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Is there any point in 4K?

aoaaron

Well-known Member
How close do you sit.. I know when I play a game I sit a lot closer (cross-legged right in front of the 55" OLED!) than when sitting on the sofa watching a film. If this is the same for you I completely understand if you are able tell the difference between 1080p upscaled and 4k.
Monitor and 3m away from a 65 inch tv
 

martinthorn1

Active Member
Monitor and 3m away from a 65 inch tv
Bigger screen. So many factors to consider: could be for example your TV is great at 4k native, but less good at upscaling 1080p to 4k making it more obviously worse. Could be you have better than 20/20 vision (with/without glasses). Could even be my pupil diffraction limit + visual acuity spreadsheet is slightly wrong :)
 

martinthorn1

Active Member
I have seen the guides that tell me what I can and cannot see then I let my peepers take over and they tell the guides they are in the right area, but not bang on and can be wrong. My eyes I trust.

Interestingly sometimes you need to point out to people what they are looking for. I go for detail that the pixels can form and how well I discern those details, it is what I am keyed in for. Others just want to watch a film and don't care if it is SD or PAL or whatever. They are not looking for it.

Seen some cracking 4k on smaller monitors and larger distance than I sit with my 55. The brain is also part of the eye and that is often forgotten.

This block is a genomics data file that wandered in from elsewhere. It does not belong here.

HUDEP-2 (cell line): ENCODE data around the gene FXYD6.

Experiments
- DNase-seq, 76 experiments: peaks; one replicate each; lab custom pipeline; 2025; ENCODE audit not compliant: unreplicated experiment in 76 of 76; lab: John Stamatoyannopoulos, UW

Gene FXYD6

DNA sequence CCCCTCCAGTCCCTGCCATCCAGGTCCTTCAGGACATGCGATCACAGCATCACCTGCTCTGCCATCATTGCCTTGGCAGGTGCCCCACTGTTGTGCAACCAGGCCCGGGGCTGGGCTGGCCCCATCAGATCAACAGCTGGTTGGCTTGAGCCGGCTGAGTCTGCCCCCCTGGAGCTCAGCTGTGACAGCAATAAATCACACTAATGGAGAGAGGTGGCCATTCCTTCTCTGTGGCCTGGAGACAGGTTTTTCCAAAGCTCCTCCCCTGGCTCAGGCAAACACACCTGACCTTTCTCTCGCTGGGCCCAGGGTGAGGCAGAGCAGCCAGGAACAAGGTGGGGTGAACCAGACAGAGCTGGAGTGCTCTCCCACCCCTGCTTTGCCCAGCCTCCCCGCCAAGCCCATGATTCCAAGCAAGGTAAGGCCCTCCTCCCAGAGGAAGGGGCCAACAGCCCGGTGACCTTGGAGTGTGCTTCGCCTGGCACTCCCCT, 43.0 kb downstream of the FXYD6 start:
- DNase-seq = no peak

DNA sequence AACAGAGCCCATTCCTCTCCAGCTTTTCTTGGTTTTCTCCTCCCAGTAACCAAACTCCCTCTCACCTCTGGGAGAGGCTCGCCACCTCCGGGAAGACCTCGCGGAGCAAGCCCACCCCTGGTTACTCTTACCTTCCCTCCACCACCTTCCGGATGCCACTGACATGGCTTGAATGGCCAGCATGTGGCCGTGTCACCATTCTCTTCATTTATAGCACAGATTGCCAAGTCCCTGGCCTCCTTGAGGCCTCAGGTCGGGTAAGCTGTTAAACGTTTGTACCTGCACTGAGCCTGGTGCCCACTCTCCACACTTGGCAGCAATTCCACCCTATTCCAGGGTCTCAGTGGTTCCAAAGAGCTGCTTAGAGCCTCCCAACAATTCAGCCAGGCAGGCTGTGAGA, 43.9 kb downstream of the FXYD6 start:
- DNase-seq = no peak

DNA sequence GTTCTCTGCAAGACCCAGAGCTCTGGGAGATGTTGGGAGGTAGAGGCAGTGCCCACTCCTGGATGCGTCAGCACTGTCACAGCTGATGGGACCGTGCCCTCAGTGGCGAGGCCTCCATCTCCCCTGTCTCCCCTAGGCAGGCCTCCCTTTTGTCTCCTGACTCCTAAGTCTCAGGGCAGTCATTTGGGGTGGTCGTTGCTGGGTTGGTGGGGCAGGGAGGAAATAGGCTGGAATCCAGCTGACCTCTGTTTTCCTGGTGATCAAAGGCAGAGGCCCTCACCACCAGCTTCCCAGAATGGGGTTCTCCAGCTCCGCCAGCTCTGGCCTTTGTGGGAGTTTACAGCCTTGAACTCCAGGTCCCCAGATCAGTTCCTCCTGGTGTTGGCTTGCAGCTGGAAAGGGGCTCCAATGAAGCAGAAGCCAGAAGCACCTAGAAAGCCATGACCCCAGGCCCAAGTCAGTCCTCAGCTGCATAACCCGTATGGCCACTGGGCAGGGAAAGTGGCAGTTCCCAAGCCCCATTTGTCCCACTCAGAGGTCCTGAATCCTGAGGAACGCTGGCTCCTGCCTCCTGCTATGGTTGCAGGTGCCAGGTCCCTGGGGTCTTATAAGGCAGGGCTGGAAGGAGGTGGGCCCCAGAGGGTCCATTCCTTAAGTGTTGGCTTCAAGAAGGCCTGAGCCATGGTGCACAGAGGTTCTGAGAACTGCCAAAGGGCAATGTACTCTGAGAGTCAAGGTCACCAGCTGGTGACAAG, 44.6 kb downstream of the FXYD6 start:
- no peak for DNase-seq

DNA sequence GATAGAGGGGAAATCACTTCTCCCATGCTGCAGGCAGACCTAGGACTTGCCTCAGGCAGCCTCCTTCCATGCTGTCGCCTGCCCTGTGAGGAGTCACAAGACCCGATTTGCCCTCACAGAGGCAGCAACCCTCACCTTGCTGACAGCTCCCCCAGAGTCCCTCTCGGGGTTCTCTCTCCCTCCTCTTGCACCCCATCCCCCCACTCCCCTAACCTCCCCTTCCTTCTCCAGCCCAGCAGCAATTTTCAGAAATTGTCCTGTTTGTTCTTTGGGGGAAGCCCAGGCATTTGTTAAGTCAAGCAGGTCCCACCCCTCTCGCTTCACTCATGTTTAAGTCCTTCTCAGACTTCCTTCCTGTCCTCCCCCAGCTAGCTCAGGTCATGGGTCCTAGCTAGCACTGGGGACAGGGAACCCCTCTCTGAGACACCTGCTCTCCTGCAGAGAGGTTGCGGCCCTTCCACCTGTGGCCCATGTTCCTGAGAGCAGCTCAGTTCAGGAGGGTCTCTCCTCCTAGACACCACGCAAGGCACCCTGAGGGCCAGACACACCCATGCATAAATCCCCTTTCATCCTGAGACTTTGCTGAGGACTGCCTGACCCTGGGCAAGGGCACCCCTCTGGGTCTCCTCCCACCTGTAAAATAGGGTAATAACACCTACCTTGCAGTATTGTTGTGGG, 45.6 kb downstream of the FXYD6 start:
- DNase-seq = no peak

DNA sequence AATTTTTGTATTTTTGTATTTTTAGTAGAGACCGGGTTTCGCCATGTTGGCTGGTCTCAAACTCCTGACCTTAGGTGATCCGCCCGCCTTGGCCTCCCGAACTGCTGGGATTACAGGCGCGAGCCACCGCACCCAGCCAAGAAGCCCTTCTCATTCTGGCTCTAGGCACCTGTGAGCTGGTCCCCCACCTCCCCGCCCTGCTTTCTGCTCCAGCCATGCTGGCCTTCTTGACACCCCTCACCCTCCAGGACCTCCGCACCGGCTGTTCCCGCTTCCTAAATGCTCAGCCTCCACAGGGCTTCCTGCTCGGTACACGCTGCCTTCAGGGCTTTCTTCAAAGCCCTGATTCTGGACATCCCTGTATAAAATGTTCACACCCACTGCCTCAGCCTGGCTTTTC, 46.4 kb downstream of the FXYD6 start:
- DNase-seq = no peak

Fair enough, if your eyes are happy with the picture then that's the test that really matters! So many factors involved that the guides about viewing distance vs. resolution are exactly that, guides not hard and fast rules!
 

aoaaron

Well-known Member
Bigger screen. So many factors to consider: could be for example your TV is great at 4k native, but less good at upscaling 1080p to 4k making it more obviously worse. Could be you have better than 20/20 vision (with/without glasses). Could even be my pupil diffraction limit + visual acuity spreadsheet is slightly wrong :)
Hahaha somehow I think the spreadsheet might be a bit off.. and the 1080p scaler isn’t the greatest !
 

Over by there

Well-known Member
Fair enough, if your eyes are happy with the picture then that's the test that really matters! So many factors involved that the guides about viewing distance vs. resolution are exactly that, guides not hard and fast rules!
Ultimately the viewer is to decide. After seeing 8k demo, I am waiting to see which direction that will eventually go (not no obviously but in a few years).
 

jwsg

Well-known Member
Most times even on a 55 at sofa distance I can spot the difference between HD and 4K straight away - especially with Itunes movies and Youtube - but on some content not so much.

With ATV 4K / UHD on a release like Aquaman if you can't appreciate the 4K there is a serious TV/eyeball issue going on.

With gaming HDR does make a big difference but even with a 1080Ti I often choose 1080p - the difference when playing is not so obvious except the GPU is doing a quarter of the work so Ultra is possible and there is greater bit depth with 1080/60 than 4K/60 on HDMI 2.0

In any case I doubt if you can buy a decent non 4K TV. With Prime and Itunes movies the price is the same, but for Netflix you can make the choice to save cash by sticking to HD.
 

tman

Well-known Member
I certainly don't agree that OLED wipes the floor with LCD. A very good LCD (Samsung QLED) is in many ways the match of OLED. Maybe not quite such deep blacks - but very close. For peak brightness and HDR though, LCD kicks OLED into touch. Each has their pros/cons, but modern QLED/OLED sets are now very close in quality.
 

Over by there

Well-known Member